IT comes as no surprise that the newest, most stylish public space in the city of Newcastle has the Mr Sister team at the centre of its stage.
Even in the noisy, scaffolded midst of endless construction work, simply walking into the centre of the East End Village feels a bit theatrical. It's like you're entering a forum where the best in the business collect to perform for their thirsty, devoted masses.
It's as though, through our decades of devotion to great coffee, we now have our own courtyarded amphitheatre to show for it. Or maybe Mr Sister is just an excellent cafe. I'm probably imagining the rest.
But now that I think about it, imagination is certainly one of the things that separates Garth Buchanan and Bec Thomson from any other local cafe owners. The other and more important thing is their coffee knowledge. I don't mean that Buchanan knows how to pour a pretty latte, although his team of baristas are obviously masters at that.
I mean the sort of knowledge drawn from curiosity - a thirst to know and to appreciate the process, the where and the why of every coffee he serves. This is why his team at Mr Sister doesn't really talk about the country of origin anymore. These days it's more about whether an Ethiopian grower is getting fairly paid to farm the best coffee beans in the world.
Because that's just about the heights that Buchanan's coffee knowledge has taken us. We've reached the best level there is. In this amphitheatre of espresso we can all look down from our royal boxes and marvel at how far we have come.
Forget dark roasts and house blends. Now we are drinking Honduran Santa Barbara roasted by a maestro named Wendelboe in Oslo. Sound exotic? Try tasting it. At $8 for a single shot it's worth every cent.
From a fairly paid family living 2000 metres above Ethiopia, Buchanan has sourced us, at $12 a shot, the famous Kurume varietal from a coffee farmer named Gare Ware Jilo. You can't get these coffee beans anywhere. They're completely sold out because they are completely superior.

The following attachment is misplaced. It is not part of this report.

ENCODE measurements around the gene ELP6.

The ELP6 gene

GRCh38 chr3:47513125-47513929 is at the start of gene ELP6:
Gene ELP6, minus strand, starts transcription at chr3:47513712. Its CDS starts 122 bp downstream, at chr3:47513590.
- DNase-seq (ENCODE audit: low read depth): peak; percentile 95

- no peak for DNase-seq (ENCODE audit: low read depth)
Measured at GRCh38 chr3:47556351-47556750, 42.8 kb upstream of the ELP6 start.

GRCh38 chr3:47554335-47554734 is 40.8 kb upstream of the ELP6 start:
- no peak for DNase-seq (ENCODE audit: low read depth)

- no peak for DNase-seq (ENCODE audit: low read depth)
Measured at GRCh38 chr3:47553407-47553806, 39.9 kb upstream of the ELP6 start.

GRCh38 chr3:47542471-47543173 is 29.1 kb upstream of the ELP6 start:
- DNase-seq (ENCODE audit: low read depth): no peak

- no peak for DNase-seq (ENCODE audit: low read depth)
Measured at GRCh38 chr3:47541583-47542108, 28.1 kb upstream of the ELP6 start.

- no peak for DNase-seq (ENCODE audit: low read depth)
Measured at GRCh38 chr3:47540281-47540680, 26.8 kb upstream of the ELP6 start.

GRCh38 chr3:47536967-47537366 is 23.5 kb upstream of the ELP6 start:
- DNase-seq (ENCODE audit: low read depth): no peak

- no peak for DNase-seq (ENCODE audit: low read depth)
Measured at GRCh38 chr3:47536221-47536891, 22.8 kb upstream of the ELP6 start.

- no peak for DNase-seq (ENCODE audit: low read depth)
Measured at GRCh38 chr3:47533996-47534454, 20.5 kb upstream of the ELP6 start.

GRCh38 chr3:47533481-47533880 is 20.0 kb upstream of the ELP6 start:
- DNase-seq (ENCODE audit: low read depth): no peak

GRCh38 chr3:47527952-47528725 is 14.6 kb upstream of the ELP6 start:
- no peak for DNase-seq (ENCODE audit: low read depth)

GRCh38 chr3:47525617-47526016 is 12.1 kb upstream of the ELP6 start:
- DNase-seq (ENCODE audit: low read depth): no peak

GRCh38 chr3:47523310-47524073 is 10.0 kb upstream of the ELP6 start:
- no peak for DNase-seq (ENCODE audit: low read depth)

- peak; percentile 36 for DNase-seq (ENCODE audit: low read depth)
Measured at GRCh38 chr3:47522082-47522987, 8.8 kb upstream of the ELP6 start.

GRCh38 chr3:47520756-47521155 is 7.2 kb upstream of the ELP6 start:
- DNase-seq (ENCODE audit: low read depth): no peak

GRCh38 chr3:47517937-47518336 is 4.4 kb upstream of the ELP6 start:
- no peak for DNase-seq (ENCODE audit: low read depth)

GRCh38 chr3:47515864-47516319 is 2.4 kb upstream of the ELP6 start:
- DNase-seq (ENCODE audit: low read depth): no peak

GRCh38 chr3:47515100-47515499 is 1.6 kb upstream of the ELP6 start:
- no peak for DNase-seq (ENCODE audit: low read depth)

But thanks to Buchanan and his coffee smarts you can slip into the amphitheatre and sip one this afternoon. It shouldn't be this easy, but it is. It's typical Newcastle in 2021. It's heaven in a mask, costumed by scaffolding.
It's also brave and entirely unprecedented. Buchanan is the first to admit that offering coffees at these prices hasn't been tried here before. While we are all accustomed to regularly indulging in pricey booze by the glass, the same mindset is yet to attend to our coffee habits. But if anybody is going to urge us to evolve in this direction, it's probably the experts at Mr Sister.
"The idea behind the East End project was to shift into a bar-style espresso offering," Buchanan says.
"What we have is much the same as you would see in a wine bar. You walk in and you choose from a list. I wanted to offer the same wide selection but for coffee instead of wine.
"Depending on the varietal and the yield from the harvest, coffee beans, like wine, can vary so much in value. This is why we offer an espresso at $12 a cup.
"The Ethiopian Gare Ware Jilo has been so highly praised around the world that it's hard for us to get. Because of that scarcity it's very expensive to buy by the kilogram."
Yet despite the novelty and the expense of this offering, of this new coffee order, you get the feeling when you're talking to Buchanan that there are larger things at play. After years of doing so well at his Kotara outlet, and more recently at the smart new bar at Speers Point, he has come to appreciate how coffee is more about process than outcome.
It's one thing to focus on your profits by selling coffees at $4 a cup. But it's another thing to respect those whose fragile livelihoods depend on buyers respecting their talent and efforts.
"There is a huge difference between cheap commodity coffee and what we serve," Buchanan says. "Specialty coffee that customers pay a bit more for makes sure that the farmer gets paid a decent wage to grow it. These farmers are at the beginning of the chain of coffee production. They are the ones that have to be looked after properly."